As for the performance, I think it’s good to have multiple options, especially when there are question marks about each of the individual options. I would raise concern that there are so many key positions with question marks (5th starter, third base, shortstop, right field until Polanco returns). Neal Huntington was right when he compared this to the 2013 season. I just wonder if they need to take as many risks as they did that year.

lucabrasi – The team’s new hitting approach has been fairly well publicized. What about the defensive side of the ball? I saw the Spring Training pictures of the pitching staff fielding tennis balls hit off of a tennis racquet. Are there other different approaches they are taking to try and improve the team’s defense? I doubt this team will suddenly turn into Murderers’ Row on offense. They can become better, though, with improved defense.

A follow up — a quick review of the stats shows Chisenhall (when healthy) was an OK defender in the outfield (some OK seasons, some not so OK). Am I reading this correctly?

While we don’t want to keep Polanco’s bat out of the lineup, I do become frightened whenever there is a ball hit towards right field. Any thoughts on what they can do with Polanco defensively?

Tim: The hitting stuff is easy to identify because they overhauled their hitting coaches in the majors, and their coordinators in the minors. That drill with the pitchers is similar to a drill that is done with infielders. Not with the tennis rackets and tennis balls, but the concept of focusing on hand-eye coordination. We’ll have to see how the defensive focus plays out the rest of camp.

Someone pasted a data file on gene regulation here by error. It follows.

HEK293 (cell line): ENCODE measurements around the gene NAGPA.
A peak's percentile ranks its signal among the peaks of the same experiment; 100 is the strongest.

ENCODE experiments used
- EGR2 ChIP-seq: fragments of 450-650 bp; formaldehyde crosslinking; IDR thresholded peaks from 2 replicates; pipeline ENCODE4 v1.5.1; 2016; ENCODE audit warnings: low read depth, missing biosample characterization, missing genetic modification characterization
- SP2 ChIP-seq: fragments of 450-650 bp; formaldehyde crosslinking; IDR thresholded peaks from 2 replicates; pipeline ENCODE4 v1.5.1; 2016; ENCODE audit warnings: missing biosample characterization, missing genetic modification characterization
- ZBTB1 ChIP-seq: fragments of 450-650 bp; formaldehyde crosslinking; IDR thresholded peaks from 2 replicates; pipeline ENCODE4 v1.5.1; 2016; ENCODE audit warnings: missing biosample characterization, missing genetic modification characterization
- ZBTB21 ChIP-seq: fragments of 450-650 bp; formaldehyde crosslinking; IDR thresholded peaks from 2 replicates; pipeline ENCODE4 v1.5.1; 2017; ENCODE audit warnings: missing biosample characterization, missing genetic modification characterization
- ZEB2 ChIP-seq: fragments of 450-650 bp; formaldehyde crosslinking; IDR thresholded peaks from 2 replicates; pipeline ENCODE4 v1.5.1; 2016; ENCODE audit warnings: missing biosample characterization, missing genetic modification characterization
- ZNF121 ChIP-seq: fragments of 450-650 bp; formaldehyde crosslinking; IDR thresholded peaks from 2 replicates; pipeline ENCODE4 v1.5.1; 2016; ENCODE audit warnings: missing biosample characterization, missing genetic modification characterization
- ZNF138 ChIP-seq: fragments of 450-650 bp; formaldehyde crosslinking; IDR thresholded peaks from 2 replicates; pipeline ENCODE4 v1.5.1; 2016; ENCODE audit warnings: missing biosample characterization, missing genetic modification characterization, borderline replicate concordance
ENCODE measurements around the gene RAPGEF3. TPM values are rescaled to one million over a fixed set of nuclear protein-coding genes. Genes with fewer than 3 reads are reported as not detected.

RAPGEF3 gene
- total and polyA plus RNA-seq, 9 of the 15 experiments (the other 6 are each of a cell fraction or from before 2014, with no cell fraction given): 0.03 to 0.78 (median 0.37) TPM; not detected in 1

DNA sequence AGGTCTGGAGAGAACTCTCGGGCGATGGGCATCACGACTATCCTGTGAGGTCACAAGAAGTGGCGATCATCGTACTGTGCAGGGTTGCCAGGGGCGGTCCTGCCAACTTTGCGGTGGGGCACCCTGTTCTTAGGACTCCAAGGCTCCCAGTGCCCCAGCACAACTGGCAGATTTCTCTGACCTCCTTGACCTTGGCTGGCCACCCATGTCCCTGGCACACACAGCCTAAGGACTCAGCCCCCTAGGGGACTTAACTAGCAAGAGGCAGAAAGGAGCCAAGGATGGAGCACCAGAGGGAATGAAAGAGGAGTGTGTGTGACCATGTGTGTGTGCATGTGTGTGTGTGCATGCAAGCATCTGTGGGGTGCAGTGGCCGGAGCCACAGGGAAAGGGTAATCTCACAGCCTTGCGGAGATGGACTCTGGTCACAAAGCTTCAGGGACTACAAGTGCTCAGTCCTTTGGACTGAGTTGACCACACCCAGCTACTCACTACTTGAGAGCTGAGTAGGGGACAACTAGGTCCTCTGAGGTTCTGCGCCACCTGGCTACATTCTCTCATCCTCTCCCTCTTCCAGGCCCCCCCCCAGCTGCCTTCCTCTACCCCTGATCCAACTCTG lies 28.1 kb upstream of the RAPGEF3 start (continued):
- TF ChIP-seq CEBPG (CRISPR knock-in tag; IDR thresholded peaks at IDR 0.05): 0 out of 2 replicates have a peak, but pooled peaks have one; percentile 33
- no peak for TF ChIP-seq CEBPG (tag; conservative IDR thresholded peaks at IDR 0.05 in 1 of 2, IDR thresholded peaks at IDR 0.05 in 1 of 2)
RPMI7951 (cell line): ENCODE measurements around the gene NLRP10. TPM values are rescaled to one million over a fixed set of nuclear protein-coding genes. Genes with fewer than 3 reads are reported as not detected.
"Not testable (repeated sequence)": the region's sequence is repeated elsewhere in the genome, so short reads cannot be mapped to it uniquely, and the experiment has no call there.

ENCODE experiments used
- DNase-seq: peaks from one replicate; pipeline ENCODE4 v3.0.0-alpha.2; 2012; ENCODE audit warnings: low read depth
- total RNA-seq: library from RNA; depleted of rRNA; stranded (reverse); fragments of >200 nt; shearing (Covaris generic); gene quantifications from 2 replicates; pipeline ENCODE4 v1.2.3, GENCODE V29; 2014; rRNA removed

You are reading that right on Chisenhall. He’s got a career 4.8 UZR/150 over 1765 innings in right field. The thing is, you usually need a few seasons of data to get a good feel for a player, and he hasn’t played more than 354 innings in a single season in three of his four years in the outfield. I’d say we’re dealing with a small sample size that shows some promise.

The funny thing about Polanco’s defense is that he hasn’t been bad. He’s got a career 4.6 UZR/150 in 4400 innings. He was in the positive in DRS and Plus/Minus from 2015-2017. He took a dip in all areas last year, which was largely due to a drop in range. His biggest issue is that when he makes a mistake, he makes it look really bad. And those stick with you, and make you forget all of the other plays he does make which aren’t an adventure.

Scott Kliesen – I realize wins and losses during ST are not a good predictor of regular season success. Besides good health, what would you say is the best thing, or best things, Pirates can achieve during ST to make us fans feel encouraged about the upcoming season?

Tim: Well, you said good health, and that’s key. But I think the biggest thing is seeing progress with adjustments and new approaches, especially with so many reclamation type projects in camp, and so many guys who made key changes last year, or who are receiving new coaching on the hitting side this year.

handerhan – I’ve got two separate questions.

1) Between Neverauskas, Feliz, and Burdi, I feel there’s a good bet that one of them can emerge as a backend reliever. Have any of them brought something new to camp this year that indicate a breakout possibility?

2) Brault discussed a change in delivery intended to impose some consistency and improve control. Any thoughts on how that is going?